With this aim in mind, I will spend the last six months of my fieldwork in Santiago doing ethnography at an oncological center in a public hospital. This particular hospital is the only public one in Santiago having implemented a ‘nurse navigator’ model of healthcare (Devine 2017).

The navigator nurses work as mediators between oncological patients and the medical and bureaucratical system of a public hospital in a low-income area. Cancer treatments mean two complexities for the patient: the medical complexity of the treatment and the bureaucracy of the public health system. Different cancer treatments can have several effects on different systems of the body, so managing the treatment implies handling a lot of information. The treatment is based on a series of procedures (image exams, chemotherapy sessions, blood tests, etc.) which require prescriptions and appointments, and have to be carried out in a specific order, and in certain amount of time (otherwise the probabilities of success decline). Navigator nurses actually manage the treatment for the patient, as they have the expertise to deal with both kind of complexities.

According to oncologist Bruno Nervi, president of the foundation Chile sin Cancer (‘Chile without cancer’), there are around 100 oncologists in Chile, when 400 are needed (55.000 people are diagnosed with cancer every year) (‘La Fundación Chile sin cáncer (…)’ 2018). Given the high number of patients, oncologists do not have the time to explain all the details of the treatment. The nurses working at the chemotherapy room face the same problem, as they try to fit in as many patients on a day as possible. The nurse navigators then, fill in this gap by educating the patient on the details of the disease and its treatment and mediate between the patient and the complex bureaucratical system of public healthcare in Chile. They make all the appointments for exams, blood tests and the like –which requires a lot of paperwork– and stay in touch with patient in case this has any doubt or question. These dedicated nurses constitute a human factor in healthcare that no app can replace. The nurse navigators, however, do use an app that is the most commonly used messaging app amongst patients: WhatsApp. According to the navigator nurses, WhatsApp gives them the chance to use various means of communication depending on the particularities and necessities of every patient: some prefer a phone call, some other need to see the info written in a text message, other will be reassured if they see a picture of the prescription or an exam order, some need an audio message they can listen to several times in order to understand the meaning (most of the patients are low-income people with low levels of education). Besides, nurse navigators are available for the patients for any doubt or question they might have. These nurses are there for them, to answer their questions and to comfort them, as the treatment and this relation of distant care can last for years.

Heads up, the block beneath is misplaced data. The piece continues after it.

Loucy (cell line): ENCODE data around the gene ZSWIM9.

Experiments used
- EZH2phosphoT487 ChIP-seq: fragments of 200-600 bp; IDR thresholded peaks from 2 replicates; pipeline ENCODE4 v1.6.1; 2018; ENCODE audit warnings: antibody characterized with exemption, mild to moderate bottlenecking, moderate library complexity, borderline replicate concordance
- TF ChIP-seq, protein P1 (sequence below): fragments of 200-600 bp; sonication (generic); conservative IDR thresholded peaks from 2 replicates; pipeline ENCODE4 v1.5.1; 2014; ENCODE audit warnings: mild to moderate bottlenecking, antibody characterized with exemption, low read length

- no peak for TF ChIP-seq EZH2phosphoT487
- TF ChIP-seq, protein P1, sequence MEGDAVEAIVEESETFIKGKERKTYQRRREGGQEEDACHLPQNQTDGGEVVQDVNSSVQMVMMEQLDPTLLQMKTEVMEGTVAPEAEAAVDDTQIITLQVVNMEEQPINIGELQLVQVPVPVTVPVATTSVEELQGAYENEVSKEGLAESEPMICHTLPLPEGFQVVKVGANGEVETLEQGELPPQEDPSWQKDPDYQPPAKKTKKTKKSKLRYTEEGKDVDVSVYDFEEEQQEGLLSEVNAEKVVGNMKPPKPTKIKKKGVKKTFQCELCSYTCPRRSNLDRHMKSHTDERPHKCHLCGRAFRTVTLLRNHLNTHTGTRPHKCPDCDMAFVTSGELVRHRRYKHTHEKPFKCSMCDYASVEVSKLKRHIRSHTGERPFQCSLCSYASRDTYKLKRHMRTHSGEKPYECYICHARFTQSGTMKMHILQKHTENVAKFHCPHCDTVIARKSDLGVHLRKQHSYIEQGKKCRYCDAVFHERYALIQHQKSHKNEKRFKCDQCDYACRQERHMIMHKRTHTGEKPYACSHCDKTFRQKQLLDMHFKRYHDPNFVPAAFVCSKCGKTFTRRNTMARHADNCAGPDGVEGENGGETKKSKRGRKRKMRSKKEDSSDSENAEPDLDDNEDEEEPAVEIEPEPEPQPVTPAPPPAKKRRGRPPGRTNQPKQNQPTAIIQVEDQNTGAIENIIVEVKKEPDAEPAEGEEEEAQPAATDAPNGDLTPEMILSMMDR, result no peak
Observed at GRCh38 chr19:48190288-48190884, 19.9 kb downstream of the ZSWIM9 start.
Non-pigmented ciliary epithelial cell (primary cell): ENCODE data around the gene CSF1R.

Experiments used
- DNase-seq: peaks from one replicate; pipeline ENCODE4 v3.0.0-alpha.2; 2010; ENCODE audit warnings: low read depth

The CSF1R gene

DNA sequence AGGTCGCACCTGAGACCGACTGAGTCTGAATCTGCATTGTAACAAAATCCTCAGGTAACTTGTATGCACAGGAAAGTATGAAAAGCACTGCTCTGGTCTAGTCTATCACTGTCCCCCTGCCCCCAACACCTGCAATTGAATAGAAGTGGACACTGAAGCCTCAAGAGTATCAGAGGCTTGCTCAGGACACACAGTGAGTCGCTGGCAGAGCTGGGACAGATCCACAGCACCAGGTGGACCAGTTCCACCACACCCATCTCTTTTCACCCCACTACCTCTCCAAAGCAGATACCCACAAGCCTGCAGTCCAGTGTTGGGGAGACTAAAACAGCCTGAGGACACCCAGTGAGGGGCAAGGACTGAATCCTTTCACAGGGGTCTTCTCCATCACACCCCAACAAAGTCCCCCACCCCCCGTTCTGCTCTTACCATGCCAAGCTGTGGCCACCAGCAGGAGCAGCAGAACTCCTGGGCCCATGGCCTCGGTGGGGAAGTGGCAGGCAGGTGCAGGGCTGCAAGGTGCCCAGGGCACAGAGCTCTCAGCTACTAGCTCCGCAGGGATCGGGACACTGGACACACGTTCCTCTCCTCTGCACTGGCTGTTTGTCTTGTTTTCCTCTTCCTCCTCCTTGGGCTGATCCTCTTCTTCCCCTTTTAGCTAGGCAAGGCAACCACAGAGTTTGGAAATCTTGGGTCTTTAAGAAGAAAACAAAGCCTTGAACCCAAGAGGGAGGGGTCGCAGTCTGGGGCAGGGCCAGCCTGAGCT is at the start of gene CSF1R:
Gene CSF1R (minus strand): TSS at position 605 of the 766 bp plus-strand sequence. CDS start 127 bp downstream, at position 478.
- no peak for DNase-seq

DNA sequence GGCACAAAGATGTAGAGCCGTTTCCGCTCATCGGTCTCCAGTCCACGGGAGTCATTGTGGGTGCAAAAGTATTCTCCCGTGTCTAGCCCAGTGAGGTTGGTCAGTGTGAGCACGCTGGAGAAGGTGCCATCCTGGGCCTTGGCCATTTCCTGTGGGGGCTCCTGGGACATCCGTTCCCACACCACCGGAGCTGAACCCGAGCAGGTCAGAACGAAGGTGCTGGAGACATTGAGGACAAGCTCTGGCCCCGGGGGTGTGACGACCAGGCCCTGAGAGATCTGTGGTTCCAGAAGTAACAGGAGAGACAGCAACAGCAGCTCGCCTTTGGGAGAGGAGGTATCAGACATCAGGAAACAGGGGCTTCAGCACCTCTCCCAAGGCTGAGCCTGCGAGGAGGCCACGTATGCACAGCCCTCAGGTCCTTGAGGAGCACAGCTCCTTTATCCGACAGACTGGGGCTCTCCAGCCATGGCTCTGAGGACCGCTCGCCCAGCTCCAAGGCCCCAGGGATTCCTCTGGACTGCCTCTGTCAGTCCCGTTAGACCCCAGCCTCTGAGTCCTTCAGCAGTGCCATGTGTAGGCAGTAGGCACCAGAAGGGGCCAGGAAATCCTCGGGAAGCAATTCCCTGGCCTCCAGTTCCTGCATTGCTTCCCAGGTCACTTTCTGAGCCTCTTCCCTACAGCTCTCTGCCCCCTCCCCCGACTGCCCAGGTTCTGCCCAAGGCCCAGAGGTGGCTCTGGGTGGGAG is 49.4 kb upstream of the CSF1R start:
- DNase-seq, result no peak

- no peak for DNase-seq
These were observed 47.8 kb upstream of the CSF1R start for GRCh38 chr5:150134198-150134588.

Daniel Miller, principal investigator of the ASSA project, recommended in his last book ‘The Comfort of People’ on hospice patients and the use of new media, that it would important to create a patient/carer charter of new media use (2017: 218). The usage of WhatsApp by these nurse navigators actually follows a protocol which developed out of their experience in the last couple of years. I will attempt to describe this protocol and app usage and build up a model. I really hope it will be possible to bring this locally developed good idea to other public hospitals in Chile.

References

Devine, A. (2017, April 3). The Nurse Navigator: A Patient’s Compass On The Healthcare Journey. Retrieved from https://nurse.org/articles/nurse-navigator-career-path-salary-job-description/
La Fundación Chile sin cáncer y su contribución para cambiar la historia del cáncer en Chile. (2018, October 15). Retrieved from https://www.uc.cl/es/la-universidad/noticias/31765-la-fundacion-chilesincancer-y-su-contribucion-para-cambiar-la-historia-del-cancer-en-chile
Miller, D. (2017). The Comfort of People. Cambridge: Polity Press.
Pype, K. (2017). Smartness from Below: Variations on Technology and Creativity in Contemporary Kinshasa. In C. C. Mavhunga (Ed.), What Do Science, Technology, and Innovation Mean from Africa? (pp. 97–115). Cambridge, Massachussetts: The MIT Press.